expression atom (@expr_atom)
An indirect argument that evaluates to a $TEXT argument (label+offset^routine). For more information, refer to Indirection in Using Caché ObjectScript.
Examples
In the following four examples, the first two examples return the referenced line, including the ;; comment. The third and fourth examples return the null string:
Start ;; this comment is on a label line
  WRITE $TEXT(Start)
 
Start 
  ;; this comment is on its own line
  WRITE $TEXT(Start+1)
 
Start 
  SET x="fred" ;; this comment is on a command line
  WRITE $TEXT(Start+1)
 
MyFunc() ;; this comment is on a function declaration line
  WRITE $TEXT(MyFunc)
 
The following example shows that only the first 31 characters of label are matched with the specified label:
StartabcdefghijklmnopqrstuvwxyzA ;; 32-character label
  WRITE $TEXT(StartabcdefghijklmnopqrstuvwxyzB)
 
The following example shows the $TEXT(label) form, which returns the line found at the specified label within the current routine. The label is also returned. If the user enters "?", the Info text is written out, along with the line label, and control returns to the initial prompt:
Start()
  READ !,"Array name or ? for Info: ",ary QUIT:ary=""
  IF ary="?" {
    WRITE !,$TEXT(Info),! 
    DO Start }
  ELSE { DO ArrayOutput(.ary) }
Info()  ;; This routine outputs the first-level subscripts of a variable.
ArrayOutput(val)
   SET i=1
   WHILE $DATA(val(i)) {
     WRITE !,"subscript ",i," is ",val(i)
     SET i=i+1
   }
The following example shows the $TEXT(label+offset) form, which returns the line found at the offset within the specified label, which must be within the current routine. If the offset is 0, the label line, with the label, is returned. This example uses a FOR loop to access multiline text, avoiding displaying the label or the multiline comment delimiters:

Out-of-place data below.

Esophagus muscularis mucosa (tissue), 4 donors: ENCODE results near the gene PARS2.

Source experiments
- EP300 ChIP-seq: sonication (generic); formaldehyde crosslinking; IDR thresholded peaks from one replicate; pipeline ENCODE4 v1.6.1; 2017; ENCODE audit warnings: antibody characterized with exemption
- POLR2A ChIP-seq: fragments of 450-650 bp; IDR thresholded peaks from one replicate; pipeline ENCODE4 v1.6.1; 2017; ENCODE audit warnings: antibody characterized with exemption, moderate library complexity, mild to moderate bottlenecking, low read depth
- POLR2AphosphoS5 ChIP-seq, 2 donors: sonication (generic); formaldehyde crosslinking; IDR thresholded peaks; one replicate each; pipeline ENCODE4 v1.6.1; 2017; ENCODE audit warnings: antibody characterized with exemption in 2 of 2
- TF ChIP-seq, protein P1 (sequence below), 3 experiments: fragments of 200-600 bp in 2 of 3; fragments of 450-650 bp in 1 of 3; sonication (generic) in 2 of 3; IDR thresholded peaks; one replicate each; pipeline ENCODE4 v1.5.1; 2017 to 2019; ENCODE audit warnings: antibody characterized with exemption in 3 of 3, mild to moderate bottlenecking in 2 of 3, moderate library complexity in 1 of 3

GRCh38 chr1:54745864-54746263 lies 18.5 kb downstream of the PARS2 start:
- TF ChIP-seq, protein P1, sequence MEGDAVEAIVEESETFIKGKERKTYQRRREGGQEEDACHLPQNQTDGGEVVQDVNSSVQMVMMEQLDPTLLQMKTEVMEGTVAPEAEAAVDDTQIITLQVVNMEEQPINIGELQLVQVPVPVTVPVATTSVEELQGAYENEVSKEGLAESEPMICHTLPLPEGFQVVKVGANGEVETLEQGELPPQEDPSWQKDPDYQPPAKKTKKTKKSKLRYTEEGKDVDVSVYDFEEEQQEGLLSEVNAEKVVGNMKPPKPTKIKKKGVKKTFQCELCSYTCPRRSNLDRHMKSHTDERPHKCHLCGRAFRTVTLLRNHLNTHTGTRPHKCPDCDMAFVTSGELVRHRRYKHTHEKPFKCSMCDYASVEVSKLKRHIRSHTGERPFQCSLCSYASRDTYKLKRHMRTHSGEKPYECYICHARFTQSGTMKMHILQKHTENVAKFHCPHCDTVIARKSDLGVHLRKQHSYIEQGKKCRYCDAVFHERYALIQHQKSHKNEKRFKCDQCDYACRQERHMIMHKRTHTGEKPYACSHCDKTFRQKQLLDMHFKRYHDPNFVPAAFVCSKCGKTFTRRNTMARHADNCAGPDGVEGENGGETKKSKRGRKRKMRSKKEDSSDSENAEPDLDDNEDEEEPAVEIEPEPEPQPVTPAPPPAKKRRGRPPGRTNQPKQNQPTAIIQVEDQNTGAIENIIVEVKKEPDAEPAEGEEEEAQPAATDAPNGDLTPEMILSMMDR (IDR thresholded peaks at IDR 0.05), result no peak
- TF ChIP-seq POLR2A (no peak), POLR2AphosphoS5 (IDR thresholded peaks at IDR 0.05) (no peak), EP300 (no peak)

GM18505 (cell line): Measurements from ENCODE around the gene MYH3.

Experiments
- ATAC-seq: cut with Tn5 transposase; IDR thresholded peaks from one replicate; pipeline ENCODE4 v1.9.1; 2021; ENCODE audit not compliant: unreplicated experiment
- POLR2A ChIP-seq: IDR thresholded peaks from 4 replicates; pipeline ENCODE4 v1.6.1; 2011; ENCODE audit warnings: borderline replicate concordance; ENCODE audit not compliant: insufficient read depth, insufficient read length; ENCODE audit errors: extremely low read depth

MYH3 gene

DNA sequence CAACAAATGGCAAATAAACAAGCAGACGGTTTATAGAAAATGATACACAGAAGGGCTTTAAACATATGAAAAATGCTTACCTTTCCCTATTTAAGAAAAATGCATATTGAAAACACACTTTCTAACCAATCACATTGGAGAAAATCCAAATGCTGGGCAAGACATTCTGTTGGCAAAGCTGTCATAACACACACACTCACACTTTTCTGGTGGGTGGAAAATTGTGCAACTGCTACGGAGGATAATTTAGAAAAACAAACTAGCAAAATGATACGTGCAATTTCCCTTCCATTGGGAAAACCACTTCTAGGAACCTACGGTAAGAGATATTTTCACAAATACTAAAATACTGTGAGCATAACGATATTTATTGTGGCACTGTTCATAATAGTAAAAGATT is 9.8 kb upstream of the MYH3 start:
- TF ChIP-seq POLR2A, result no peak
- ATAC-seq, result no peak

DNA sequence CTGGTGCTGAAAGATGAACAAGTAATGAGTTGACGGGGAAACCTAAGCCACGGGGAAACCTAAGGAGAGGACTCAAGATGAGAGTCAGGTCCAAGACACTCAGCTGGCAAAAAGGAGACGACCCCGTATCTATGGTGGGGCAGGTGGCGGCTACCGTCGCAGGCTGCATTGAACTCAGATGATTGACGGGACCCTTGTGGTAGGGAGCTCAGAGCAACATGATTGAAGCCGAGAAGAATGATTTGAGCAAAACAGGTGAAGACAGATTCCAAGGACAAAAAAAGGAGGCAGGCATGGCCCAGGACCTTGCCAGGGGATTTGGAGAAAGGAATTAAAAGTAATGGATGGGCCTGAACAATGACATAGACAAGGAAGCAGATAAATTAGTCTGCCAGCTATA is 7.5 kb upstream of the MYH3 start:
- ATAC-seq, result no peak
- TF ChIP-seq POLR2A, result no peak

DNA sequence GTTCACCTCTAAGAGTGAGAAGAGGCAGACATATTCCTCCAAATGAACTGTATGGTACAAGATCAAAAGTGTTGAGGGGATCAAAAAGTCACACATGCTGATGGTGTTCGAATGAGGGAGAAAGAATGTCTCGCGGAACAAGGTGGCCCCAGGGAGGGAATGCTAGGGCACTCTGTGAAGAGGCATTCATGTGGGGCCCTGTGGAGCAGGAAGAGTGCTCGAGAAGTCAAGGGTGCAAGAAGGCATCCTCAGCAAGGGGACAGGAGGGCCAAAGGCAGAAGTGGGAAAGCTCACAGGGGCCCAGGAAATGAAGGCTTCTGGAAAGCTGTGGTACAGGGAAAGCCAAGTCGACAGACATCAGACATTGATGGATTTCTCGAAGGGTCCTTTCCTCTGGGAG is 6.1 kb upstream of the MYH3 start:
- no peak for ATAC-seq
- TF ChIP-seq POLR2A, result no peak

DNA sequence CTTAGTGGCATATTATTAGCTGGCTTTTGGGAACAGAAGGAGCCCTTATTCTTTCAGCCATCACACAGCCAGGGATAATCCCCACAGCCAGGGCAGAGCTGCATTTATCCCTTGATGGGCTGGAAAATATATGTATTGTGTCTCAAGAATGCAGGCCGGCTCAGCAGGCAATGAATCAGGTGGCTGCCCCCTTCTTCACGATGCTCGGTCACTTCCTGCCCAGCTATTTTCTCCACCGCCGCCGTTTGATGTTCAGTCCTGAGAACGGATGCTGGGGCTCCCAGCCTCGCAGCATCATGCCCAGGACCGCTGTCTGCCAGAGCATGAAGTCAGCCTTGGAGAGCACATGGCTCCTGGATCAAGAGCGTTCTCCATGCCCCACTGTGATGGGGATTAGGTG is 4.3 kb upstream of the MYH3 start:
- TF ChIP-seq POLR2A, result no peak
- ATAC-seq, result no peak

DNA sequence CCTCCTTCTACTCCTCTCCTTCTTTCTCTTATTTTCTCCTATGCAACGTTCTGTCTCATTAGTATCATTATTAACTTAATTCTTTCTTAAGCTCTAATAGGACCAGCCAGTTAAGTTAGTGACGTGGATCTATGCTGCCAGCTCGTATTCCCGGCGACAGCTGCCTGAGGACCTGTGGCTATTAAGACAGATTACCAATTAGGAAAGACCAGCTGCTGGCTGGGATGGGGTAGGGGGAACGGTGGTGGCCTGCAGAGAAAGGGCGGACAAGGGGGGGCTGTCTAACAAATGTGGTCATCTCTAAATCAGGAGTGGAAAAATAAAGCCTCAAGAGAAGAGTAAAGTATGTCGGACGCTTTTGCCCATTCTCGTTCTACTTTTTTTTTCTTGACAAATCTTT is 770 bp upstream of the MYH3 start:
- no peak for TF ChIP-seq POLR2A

Start()
  READ !,"Array name or ? for Info: ",ary QUIT:ary=""
  IF ary="?" {
    DO Info
    DO Start }
  ELSE { DO ArrayOutput(.ary) }
Info()  FOR loop=2:1:6 { WRITE !,$TEXT(Info+loop) }
     /* 
    This routine outputs the first-level subscripts of a variable.
    Specifically, it asks you to supply the name of the variable
    and then writes out the current values for each subscript
    node that contains data. It stops when it encounters a node
    that does not contain data.
    */
ArrayOutput(val)
   SET i=1
   WHILE $DATA(val(i)) {
     WRITE !,"subscript ",i," is ",val(i)
     SET i=i+1
   }
The following example uses extended routine reference to access a line of code from a routine in the SAMPLES namespace. It accesses the first line of code after the ErrorTest label in the routine named myroutine. It can be executed from any namespace:
    WRITE $TEXT(ErrorTest+1^|"SAMPLES"|myroutine)
Notes
Argument Indirection
Indirection of the entire $TEXT argument is a convenient way to make an indirect reference to both the line and the routine. For example, if the variable ENTRYREF contains both a line label and a routine name, you can reference the variable:
$TEXT(@ENTRYREF)
rather than referencing the line and the routine separately:
$TEXT(@$PIECE(ENTRYREF,"^",1)^@$PIECE(ENTRYREF,"^",2))
Edit Pointer
If you specify a routine in $TEXT other than the current routine, Caché resets the edit pointer (current line location) to +0. This can affect execution of the ZINSERT command. You can access the $ZNAME special variable to determine the current routine.
See Also